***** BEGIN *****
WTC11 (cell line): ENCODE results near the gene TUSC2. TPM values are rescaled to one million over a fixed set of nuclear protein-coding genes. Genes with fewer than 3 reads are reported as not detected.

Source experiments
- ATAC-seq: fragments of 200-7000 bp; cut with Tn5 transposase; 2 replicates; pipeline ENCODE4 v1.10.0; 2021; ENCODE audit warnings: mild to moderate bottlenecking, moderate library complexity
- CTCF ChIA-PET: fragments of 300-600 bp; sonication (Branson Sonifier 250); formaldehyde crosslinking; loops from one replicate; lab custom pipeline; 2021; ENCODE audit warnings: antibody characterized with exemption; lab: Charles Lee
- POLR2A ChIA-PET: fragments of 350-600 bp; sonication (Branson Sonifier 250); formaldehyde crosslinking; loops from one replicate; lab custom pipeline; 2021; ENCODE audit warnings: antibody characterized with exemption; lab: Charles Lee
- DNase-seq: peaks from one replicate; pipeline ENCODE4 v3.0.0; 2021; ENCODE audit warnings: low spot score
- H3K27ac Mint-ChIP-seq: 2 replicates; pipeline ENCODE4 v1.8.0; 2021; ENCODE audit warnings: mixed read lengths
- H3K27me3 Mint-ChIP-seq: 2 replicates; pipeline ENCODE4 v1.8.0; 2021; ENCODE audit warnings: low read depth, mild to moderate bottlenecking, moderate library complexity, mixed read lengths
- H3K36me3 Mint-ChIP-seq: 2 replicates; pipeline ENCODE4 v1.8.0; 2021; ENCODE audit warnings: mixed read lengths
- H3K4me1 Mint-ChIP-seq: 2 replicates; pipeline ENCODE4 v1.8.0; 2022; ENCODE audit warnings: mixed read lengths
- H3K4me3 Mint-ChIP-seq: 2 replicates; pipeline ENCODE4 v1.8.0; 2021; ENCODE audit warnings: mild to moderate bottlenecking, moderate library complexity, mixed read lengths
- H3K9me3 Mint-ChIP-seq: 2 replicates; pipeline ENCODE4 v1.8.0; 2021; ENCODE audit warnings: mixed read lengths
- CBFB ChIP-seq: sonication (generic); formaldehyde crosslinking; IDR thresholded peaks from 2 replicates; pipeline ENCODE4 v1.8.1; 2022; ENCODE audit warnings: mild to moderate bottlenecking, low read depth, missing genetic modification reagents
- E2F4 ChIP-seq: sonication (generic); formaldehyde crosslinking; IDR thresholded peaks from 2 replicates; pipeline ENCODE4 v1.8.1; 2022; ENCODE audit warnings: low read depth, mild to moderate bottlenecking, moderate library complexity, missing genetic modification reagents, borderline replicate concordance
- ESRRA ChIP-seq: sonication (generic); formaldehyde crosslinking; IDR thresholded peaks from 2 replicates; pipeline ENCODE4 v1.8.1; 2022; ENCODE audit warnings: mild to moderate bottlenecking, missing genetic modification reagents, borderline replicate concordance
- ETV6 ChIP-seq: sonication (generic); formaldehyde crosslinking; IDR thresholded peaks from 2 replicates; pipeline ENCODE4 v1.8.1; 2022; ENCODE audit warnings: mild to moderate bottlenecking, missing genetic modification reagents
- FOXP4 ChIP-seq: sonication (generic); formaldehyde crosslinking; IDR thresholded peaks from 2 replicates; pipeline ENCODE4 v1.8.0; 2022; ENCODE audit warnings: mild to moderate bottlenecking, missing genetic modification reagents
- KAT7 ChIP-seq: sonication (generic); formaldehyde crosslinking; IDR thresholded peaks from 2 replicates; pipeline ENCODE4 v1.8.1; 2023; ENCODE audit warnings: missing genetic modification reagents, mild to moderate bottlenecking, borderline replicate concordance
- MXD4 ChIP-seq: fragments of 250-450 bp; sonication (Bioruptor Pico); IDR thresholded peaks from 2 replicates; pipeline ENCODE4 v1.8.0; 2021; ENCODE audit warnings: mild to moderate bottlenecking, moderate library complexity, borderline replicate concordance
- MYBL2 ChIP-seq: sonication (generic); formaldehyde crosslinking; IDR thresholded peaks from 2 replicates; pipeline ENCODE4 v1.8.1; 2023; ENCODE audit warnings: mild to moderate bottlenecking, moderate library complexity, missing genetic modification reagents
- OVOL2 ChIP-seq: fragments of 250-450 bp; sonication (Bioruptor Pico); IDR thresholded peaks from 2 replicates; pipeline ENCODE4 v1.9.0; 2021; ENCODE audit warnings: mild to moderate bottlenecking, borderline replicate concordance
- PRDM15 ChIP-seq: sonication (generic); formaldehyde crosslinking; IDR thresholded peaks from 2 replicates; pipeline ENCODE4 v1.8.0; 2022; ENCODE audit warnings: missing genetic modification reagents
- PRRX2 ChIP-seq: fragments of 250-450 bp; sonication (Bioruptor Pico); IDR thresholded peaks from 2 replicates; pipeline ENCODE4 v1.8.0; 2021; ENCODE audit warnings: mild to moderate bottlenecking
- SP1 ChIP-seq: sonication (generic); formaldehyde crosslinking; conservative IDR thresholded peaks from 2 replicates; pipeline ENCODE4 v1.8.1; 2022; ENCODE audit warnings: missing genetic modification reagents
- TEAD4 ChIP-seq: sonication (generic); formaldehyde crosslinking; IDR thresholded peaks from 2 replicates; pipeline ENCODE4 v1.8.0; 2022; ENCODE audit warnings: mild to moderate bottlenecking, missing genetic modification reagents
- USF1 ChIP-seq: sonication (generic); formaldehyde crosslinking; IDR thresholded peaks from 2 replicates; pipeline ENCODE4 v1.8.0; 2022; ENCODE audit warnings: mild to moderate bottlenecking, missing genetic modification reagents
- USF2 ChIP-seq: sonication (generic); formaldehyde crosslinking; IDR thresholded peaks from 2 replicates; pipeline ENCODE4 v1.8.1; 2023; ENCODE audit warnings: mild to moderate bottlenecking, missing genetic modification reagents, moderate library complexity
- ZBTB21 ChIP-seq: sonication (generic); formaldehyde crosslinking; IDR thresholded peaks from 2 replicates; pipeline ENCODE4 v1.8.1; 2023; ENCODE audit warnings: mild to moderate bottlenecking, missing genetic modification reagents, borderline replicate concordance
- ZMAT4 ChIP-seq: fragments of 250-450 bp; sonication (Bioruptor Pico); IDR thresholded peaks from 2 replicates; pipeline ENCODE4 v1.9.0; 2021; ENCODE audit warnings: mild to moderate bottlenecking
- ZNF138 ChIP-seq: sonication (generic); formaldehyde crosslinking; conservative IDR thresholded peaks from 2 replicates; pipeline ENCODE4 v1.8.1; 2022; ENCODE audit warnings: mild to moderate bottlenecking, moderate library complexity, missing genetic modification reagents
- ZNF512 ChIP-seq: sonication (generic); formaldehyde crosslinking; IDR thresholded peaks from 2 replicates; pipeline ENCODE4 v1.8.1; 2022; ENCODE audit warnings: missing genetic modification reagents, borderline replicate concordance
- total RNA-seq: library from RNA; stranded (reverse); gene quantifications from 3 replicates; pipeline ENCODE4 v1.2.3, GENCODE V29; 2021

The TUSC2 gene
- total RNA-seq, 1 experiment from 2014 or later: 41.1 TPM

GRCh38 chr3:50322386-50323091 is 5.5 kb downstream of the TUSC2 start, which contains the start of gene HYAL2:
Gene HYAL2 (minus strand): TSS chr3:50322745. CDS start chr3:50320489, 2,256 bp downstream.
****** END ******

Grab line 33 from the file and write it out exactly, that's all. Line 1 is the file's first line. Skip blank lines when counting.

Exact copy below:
The TUSC2 gene